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Below is the quote from Eugénie Grandet:

Attitude, manières, démarche, tout en lui, d'ailleurs, attestait cette croyance en soi que donne l'habitude d'avoir toujours réussi dans ses entreprises. Aussi, quoique de mœurs faciles et molles en apparence, monsieur Grandet avait-il un caractère de bronze. Toujours vêtu de la même manière, qui le voyait aujourd'hui le voyait tel qu'il était depuis 1791.

You can see that there are two verbs "voyait" after "qui", why? Is the sentence grammatically right? Because I always see the form like "celui qui", "quelqu'un qui" etc. instead of just single "qui" followed with two verbs. What are the two respective "le" referring to? Please explain it to me in English, many thanks.

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This sentence is perfectly correct. Both le refer to monsieur Grandet, it is a personal object pronoun, each time it is object of the voyait that is just after.

The subject of both voyait is qui. Qui is here a relative pronoun used with an ellipsis of the word it refers to. It could be read as la personne qui le voyait aujourd'hui or celui qui le voyait aujourd'hui. Quiconque could also be used instead of qui here.*

A parallel is drawn to show there are two similar actions (hence two verbs) with different time phrases: aujourd'hui and since 1791.

*In English you would use "who" or "whoever" in the same way.

  • Makes sense. Is this use of qui literary/archaic? To continue the English comparison, Who lives also breathes is archaic (more than the 18th-19th centuries!), but Whoever lives also breathes is modern. He who lives also breathes is archaic, but Those who live also breathe is modern. Do the French options (respectively qui/quiconque, celui qui/ceux qui) pattern similarly or no? – Luke Sawczak Jul 24 '17 at 13:13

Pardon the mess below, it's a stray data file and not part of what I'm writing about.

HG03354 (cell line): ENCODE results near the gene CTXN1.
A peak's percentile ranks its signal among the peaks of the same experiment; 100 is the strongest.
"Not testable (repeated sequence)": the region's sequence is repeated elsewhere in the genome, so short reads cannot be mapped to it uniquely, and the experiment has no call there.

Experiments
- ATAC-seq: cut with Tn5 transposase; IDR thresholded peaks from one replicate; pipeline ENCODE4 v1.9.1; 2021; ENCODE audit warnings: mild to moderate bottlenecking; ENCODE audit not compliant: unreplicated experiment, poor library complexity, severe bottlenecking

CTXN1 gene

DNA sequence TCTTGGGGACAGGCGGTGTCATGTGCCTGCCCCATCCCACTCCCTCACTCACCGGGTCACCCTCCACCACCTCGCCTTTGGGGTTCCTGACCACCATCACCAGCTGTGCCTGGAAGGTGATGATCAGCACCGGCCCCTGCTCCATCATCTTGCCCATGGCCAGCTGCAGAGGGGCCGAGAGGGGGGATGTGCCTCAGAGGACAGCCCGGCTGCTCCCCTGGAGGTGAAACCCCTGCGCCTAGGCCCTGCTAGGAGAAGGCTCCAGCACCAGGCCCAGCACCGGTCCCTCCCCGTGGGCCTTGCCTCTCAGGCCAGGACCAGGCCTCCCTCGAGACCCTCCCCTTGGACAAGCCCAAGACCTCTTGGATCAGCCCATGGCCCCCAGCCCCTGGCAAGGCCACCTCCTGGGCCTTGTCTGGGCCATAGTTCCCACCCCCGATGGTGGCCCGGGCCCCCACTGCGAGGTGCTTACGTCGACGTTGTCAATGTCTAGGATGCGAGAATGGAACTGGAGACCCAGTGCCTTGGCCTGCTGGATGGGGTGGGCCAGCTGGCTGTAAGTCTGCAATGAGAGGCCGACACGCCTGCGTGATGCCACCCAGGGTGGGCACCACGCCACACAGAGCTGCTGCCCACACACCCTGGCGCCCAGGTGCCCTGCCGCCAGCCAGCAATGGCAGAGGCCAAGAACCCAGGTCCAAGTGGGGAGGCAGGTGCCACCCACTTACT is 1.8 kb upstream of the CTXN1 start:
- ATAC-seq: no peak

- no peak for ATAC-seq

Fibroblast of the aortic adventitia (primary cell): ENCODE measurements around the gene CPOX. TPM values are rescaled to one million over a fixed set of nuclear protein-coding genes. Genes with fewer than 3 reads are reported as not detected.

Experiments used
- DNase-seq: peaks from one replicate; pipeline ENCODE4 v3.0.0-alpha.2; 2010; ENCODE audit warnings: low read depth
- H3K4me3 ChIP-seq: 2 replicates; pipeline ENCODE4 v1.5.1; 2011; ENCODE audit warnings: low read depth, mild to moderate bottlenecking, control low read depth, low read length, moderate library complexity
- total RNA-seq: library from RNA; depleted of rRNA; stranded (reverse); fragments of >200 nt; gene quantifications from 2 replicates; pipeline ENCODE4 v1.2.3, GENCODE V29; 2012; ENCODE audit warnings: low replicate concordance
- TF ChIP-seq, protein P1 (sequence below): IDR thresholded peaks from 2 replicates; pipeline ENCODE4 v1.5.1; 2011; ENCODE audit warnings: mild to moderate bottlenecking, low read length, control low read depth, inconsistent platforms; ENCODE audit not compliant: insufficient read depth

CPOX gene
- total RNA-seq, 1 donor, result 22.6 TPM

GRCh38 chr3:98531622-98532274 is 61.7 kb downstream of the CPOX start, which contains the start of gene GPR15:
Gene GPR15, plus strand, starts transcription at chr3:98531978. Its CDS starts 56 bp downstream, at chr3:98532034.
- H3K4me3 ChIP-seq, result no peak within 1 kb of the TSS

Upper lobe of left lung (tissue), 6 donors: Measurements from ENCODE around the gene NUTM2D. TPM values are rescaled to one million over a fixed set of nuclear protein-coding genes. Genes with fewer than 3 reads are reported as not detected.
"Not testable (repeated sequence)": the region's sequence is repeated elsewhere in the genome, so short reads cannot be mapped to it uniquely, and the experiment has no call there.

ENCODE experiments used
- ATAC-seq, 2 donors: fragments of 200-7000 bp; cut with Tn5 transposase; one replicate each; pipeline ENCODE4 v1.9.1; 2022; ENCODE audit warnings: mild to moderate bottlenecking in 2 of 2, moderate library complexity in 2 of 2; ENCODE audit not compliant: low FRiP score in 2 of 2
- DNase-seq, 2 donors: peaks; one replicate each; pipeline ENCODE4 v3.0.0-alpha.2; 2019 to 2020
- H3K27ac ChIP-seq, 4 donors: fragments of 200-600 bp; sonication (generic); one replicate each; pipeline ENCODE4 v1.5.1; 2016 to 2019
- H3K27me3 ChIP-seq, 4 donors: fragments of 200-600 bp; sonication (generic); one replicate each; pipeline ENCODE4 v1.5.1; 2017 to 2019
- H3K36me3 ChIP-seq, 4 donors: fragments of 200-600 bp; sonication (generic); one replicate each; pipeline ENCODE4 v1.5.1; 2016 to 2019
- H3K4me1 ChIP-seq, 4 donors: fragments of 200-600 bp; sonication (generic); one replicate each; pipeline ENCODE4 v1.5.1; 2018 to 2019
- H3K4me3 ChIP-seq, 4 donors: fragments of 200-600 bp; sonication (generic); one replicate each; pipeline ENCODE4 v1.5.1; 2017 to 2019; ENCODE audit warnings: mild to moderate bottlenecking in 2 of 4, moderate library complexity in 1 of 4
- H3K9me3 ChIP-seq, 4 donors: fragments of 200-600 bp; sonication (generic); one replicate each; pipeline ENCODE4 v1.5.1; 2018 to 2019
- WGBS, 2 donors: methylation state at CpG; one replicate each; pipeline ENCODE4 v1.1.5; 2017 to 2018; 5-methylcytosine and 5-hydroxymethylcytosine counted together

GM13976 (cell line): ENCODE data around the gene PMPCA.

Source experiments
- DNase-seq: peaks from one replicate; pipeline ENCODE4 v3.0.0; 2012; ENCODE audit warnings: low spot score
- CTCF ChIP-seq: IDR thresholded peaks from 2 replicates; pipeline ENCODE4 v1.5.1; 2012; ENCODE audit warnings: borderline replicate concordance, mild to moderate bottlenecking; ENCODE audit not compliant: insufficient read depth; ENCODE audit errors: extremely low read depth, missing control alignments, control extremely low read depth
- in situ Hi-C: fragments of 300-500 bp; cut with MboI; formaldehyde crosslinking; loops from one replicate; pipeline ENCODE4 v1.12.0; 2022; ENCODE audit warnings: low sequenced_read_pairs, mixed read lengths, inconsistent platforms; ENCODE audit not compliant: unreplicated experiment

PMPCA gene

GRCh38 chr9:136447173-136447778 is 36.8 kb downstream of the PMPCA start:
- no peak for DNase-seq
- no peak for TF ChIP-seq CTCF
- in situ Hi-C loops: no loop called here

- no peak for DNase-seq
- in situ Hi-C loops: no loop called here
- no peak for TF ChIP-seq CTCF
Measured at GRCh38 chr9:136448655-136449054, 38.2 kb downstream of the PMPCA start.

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    @LukeSawczak Sounds very literary, I don't expect to hear it in everyday conversation. You will find it in proverbs for example: qui veut voyager loin ménage sa monture. In everyday conversation I'd use, celui qui.. – Laure Jul 24 '17 at 13:38
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You can see that there are two verbs "voyait" after "qui", why?

The first one is part of the subject (proposition subordonnée) while the second one is the main verb in the sentence.

Here is a (poor) translation:

"Those who were seeing him on that day were seeing him like he was since 1791."

Is the sentence grammatically right?

Sure, you shouldn't suspect grammatical mistakes in literature masterpieces.

What are the two respective "le" referring to?

Monsieur Grandet

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